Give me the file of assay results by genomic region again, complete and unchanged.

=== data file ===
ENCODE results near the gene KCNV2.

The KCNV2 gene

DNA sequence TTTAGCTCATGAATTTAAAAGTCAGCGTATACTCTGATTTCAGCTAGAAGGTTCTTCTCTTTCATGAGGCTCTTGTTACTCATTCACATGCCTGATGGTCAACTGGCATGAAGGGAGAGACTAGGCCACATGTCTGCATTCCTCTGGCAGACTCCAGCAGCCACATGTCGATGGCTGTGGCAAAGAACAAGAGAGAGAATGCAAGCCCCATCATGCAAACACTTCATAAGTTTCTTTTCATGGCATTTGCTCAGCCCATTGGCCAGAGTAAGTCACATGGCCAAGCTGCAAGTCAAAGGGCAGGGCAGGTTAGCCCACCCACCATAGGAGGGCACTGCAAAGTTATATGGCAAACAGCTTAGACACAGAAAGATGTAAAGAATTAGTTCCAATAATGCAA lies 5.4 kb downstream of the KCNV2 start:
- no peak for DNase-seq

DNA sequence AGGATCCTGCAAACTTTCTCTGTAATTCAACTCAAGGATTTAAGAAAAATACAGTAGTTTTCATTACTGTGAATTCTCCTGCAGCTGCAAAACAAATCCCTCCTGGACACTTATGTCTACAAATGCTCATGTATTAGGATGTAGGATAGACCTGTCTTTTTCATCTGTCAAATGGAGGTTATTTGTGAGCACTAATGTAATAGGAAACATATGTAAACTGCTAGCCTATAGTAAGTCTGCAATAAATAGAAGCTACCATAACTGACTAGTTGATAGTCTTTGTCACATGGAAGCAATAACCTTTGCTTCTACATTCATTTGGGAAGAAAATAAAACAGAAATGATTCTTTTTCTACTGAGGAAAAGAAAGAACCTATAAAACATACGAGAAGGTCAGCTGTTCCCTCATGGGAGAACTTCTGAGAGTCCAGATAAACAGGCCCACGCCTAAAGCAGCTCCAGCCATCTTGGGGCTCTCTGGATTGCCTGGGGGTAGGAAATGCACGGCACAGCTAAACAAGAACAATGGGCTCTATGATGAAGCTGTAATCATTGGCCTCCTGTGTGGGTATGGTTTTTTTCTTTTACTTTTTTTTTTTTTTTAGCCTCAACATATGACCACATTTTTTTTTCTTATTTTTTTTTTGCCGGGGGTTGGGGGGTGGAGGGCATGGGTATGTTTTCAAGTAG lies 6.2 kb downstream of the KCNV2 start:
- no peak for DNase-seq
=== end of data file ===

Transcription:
ENCODE results near the gene KCNV2.

The KCNV2 gene

DNA sequence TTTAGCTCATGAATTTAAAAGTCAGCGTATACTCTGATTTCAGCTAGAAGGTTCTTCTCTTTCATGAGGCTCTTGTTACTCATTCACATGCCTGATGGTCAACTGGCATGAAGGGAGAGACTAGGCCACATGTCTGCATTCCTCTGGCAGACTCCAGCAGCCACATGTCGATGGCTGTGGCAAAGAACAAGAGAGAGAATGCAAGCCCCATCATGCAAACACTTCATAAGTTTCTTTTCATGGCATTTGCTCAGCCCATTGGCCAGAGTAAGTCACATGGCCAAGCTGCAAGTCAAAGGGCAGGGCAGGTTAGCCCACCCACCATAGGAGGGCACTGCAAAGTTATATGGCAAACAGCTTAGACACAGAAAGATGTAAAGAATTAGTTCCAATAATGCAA lies 5.4 kb downstream of the KCNV2 start:
- no peak for DNase-seq

DNA sequence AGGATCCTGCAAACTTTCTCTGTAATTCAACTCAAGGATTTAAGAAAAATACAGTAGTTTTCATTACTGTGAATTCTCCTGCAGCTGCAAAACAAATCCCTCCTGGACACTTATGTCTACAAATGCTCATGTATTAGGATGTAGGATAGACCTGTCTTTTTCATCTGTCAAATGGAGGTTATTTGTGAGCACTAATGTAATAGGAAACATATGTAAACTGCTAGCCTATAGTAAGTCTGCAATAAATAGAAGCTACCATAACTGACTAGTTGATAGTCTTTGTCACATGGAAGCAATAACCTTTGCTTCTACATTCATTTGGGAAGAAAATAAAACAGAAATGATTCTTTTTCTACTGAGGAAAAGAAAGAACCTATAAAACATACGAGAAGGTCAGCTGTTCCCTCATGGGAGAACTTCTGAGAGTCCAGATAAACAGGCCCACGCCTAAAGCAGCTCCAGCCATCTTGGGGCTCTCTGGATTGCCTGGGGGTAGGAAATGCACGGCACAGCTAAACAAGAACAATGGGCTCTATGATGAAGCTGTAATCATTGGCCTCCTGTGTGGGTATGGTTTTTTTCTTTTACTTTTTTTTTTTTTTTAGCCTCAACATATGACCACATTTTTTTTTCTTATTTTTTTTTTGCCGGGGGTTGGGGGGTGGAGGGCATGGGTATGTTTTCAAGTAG lies 6.2 kb downstream of the KCNV2 start:
- no peak for DNase-seq